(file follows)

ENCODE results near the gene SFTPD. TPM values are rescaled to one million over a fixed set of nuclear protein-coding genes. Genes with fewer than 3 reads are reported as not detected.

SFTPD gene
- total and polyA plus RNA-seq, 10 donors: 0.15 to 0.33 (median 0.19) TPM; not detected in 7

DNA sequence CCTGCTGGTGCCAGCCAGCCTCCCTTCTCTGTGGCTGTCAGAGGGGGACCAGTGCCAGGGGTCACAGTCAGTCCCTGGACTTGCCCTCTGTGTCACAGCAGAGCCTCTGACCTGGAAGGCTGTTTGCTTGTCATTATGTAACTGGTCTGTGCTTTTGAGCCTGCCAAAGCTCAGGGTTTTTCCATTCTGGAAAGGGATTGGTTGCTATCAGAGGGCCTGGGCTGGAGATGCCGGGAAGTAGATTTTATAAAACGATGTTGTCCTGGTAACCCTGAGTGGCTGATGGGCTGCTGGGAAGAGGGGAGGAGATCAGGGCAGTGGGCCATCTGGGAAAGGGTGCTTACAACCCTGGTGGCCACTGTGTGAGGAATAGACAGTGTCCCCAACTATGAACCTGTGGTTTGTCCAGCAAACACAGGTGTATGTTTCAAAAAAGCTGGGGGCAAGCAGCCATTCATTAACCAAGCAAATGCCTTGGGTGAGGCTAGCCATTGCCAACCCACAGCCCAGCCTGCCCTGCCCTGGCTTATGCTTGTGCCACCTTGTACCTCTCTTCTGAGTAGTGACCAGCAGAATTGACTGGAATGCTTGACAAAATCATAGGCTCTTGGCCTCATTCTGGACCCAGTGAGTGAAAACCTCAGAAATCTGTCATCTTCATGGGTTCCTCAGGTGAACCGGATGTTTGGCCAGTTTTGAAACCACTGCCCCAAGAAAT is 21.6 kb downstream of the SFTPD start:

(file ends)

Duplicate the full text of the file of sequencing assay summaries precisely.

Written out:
ENCODE results near the gene SFTPD. TPM values are rescaled to one million over a fixed set of nuclear protein-coding genes. Genes with fewer than 3 reads are reported as not detected.

SFTPD gene
- total and polyA plus RNA-seq, 10 donors: 0.15 to 0.33 (median 0.19) TPM; not detected in 7

DNA sequence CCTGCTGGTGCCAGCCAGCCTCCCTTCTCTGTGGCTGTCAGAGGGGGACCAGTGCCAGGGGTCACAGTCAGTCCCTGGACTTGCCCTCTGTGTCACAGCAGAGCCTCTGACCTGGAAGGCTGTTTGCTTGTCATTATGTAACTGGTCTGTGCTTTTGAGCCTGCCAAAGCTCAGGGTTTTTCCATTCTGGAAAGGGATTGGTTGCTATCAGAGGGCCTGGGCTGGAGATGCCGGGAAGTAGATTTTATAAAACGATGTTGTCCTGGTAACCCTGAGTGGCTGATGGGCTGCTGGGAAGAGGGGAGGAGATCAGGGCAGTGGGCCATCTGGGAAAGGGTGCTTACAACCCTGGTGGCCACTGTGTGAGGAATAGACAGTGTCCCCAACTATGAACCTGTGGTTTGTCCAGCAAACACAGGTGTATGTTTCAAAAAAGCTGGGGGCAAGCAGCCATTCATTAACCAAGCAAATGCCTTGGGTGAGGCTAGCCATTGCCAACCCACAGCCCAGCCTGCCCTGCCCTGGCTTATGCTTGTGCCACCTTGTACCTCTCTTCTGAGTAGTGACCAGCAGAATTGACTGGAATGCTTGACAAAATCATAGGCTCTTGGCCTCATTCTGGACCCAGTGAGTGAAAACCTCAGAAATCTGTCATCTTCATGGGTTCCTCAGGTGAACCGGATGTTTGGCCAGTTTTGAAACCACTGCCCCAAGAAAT is 21.6 kb downstream of the SFTPD start: